const hlsState = useHMSStore(selectHLSState)
    const hlsUrl = hlsState.variants[0]?.url
    useEffect(() => {
        if (videoRef.current && hlsUrl) {
            const browserHasNativeHLSSupport = videoRef.current.canPlayType(
                'application/vnd.apple.mpegurl'
            );
            if (Hls.isSupported()) {
                let hls = new Hls()
                hls.loadSource(hlsUrl)
                hls.attachMedia(videoRef.current)
            }
            else if (browserHasNativeHLSSupport) {
                videoRef.current.src = hlsUrl
            }
        }
    }, [hlsUrl])
    return <video ref={videoRef} autoPlay controls></video>;
}

export default HlsView

With this, viewers will now be able to see the stream from broadcasters.

Adding room control functionalities

Let’s add functionality to mute and unmute audio and video and to leave the room. Head over to src/Controls.js and add the following imports:

// src/Controls.js
import { selectIsLocalAudioEnabled, selectIsLocalVideoEnabled, selectLocalPeer } from '@100mslive/react-sdk'

Next, add the following lines of code after the hlsState variable:

// src/Controls.js
const audioEnabled = useHMSStore(selectIsLocalAudioEnabled)
const videoEnabled = useHMSStore(selectIsLocalVideoEnabled)
const localPeer = useHMSStore(selectLocalPeer)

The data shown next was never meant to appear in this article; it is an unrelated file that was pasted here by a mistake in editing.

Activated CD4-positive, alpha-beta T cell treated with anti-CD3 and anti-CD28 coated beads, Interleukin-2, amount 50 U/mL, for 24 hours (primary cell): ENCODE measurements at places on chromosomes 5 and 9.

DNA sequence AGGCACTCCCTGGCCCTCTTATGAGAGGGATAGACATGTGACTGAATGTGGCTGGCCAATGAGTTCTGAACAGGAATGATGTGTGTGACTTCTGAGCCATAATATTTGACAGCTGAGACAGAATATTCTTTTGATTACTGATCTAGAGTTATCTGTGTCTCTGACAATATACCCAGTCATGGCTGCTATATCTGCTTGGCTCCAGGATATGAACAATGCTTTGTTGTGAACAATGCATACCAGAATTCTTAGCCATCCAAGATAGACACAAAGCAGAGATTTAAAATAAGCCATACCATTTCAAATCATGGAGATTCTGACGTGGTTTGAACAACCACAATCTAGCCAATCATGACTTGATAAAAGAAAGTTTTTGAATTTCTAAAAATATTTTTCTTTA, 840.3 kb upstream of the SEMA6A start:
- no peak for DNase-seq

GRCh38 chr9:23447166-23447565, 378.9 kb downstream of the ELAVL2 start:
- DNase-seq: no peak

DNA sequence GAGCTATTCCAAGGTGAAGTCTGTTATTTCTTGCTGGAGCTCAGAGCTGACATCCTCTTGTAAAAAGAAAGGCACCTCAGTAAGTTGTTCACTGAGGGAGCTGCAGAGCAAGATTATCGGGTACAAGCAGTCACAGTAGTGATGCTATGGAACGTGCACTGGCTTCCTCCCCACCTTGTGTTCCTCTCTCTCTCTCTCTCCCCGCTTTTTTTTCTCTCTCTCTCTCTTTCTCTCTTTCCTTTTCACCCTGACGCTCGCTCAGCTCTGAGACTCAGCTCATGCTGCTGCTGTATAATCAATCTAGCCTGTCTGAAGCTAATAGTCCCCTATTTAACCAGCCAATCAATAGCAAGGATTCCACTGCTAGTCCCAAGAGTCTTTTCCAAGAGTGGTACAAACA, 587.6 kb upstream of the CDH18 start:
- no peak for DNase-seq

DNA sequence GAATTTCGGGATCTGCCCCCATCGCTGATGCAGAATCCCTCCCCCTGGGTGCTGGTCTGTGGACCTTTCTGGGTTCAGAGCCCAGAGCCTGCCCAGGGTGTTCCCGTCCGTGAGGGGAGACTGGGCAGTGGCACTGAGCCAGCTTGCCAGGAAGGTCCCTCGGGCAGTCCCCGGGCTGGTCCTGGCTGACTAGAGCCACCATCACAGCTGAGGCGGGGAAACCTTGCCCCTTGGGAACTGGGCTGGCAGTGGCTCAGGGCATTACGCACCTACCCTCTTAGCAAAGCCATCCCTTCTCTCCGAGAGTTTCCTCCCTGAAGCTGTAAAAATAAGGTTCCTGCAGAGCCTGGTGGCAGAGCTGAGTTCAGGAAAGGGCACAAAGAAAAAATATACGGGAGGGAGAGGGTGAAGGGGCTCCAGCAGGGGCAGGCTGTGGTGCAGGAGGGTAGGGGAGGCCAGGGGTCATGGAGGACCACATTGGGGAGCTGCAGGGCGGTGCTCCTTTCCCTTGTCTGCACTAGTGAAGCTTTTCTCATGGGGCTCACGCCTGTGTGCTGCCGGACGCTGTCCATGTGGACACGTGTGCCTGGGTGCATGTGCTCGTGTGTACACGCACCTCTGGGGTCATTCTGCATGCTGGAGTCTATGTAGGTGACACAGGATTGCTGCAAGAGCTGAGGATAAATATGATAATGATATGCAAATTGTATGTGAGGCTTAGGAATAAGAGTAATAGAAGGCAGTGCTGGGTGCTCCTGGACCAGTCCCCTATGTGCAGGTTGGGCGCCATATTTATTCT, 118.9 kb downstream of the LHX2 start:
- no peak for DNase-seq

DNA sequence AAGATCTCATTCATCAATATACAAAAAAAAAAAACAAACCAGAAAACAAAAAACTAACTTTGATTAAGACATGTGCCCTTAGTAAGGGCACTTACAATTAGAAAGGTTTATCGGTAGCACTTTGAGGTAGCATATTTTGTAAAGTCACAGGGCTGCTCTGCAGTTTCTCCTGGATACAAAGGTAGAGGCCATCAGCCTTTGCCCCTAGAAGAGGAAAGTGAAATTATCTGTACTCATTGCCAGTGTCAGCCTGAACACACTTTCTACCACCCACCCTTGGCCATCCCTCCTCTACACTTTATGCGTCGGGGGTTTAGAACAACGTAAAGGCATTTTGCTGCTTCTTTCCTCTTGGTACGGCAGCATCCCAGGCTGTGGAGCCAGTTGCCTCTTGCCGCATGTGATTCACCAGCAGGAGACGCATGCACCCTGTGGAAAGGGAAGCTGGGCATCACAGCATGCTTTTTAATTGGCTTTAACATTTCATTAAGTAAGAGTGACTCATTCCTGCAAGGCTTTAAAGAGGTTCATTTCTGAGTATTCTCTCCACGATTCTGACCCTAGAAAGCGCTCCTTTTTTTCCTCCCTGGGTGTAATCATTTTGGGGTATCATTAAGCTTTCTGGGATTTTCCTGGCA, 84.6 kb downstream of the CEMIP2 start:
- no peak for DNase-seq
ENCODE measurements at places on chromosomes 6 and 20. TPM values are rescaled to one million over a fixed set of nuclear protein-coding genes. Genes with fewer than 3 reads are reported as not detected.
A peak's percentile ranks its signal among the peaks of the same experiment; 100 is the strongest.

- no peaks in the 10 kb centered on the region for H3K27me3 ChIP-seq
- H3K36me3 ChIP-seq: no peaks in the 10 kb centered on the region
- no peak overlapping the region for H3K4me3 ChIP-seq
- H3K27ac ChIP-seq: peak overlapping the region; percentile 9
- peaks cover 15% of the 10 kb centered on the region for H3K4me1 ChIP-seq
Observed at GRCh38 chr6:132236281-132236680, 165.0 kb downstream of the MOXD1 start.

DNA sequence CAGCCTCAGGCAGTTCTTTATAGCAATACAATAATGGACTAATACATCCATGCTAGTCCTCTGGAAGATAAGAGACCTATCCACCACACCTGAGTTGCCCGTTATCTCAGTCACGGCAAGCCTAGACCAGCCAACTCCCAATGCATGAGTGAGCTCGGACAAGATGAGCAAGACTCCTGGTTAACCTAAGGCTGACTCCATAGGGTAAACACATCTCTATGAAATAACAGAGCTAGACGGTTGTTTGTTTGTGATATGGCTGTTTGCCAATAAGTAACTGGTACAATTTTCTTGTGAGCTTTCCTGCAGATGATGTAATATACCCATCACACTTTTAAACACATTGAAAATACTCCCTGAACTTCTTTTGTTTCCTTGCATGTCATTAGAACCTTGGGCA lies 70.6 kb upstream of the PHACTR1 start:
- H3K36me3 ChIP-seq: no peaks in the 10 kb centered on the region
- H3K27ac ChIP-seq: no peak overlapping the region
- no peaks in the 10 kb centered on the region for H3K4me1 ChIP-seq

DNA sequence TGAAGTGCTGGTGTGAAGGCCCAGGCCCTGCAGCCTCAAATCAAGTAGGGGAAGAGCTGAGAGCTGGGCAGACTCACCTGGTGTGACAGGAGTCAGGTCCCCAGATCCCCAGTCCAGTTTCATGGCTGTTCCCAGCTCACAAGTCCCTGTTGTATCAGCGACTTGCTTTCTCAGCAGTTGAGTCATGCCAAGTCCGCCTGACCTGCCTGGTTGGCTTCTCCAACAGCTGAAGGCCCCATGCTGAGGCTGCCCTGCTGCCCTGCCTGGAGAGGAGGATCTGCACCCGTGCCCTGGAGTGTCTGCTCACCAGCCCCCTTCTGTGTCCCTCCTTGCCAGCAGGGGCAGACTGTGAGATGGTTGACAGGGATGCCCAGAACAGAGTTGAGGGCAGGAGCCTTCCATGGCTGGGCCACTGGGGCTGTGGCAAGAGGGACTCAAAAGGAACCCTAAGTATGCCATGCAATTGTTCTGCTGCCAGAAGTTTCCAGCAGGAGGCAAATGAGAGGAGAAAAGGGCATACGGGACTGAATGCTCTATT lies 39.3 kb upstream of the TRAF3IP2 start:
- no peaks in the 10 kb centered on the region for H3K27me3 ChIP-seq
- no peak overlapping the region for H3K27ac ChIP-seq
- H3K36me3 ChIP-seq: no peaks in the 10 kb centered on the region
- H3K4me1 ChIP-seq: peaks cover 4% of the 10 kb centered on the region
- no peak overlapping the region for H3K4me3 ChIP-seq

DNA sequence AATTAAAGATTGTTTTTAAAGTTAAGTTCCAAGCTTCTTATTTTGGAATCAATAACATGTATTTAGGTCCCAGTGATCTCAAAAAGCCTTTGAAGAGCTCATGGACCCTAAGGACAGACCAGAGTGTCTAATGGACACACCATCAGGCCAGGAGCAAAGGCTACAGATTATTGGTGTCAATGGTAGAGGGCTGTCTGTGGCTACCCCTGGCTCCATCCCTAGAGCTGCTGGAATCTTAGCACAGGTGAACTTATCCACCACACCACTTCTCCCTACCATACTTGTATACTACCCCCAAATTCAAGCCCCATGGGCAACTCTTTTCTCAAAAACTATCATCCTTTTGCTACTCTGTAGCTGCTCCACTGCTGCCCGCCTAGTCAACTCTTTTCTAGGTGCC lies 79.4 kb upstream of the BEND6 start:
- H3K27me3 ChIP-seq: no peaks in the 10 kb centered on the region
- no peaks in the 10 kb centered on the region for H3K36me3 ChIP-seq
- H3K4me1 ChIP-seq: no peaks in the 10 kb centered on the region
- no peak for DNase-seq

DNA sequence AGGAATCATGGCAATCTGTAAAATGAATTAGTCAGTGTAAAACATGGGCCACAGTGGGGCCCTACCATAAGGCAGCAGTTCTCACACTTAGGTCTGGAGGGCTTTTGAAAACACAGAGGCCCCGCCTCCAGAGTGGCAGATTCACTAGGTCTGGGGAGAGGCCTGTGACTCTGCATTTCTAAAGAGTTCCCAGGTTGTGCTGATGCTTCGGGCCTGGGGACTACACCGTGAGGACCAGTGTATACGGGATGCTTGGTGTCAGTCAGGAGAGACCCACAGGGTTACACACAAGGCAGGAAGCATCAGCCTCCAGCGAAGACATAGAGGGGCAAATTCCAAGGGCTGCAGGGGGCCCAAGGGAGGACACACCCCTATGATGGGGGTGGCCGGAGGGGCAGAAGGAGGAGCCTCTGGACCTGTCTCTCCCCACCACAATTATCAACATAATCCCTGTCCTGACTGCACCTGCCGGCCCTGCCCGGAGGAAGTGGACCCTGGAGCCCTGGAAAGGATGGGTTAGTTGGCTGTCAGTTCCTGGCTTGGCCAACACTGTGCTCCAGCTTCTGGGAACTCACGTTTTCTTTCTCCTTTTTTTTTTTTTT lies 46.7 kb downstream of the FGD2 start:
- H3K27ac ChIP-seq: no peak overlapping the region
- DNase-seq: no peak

We use the selectIsLocalAudioEnabled and selectIsLocalVideoEnabled selectors to get the respective boolean states of the audio and video and determine whether they are currently muted or unmuted. We’ll then toggle the current state and show the appropriate icon in the UI. We also get localPeer using the selectLocalPeer selector.

To mute and unmute audio and video, we can use setLocalVideoEnabled and setLocalAudioEnabled in hmsActions, which receives a boolean as parameter. In the Controls component, add the following functions after the stopHLSStreaming function:

// src/Controls.js
const toggleAudio = async () => {
  await hmsActions.setLocalAudioEnabled(!audioEnabled);
}

const toggleVideo = async () => {
  await hmsActions.setLocalVideoEnabled(!videoEnabled);
}

Now, to call the function above, find the following lines of code in the return statement:

<IconButton>
  <MicOffOutlined />
</IconButton>
<IconButton>
  <VideocamOffOutlined />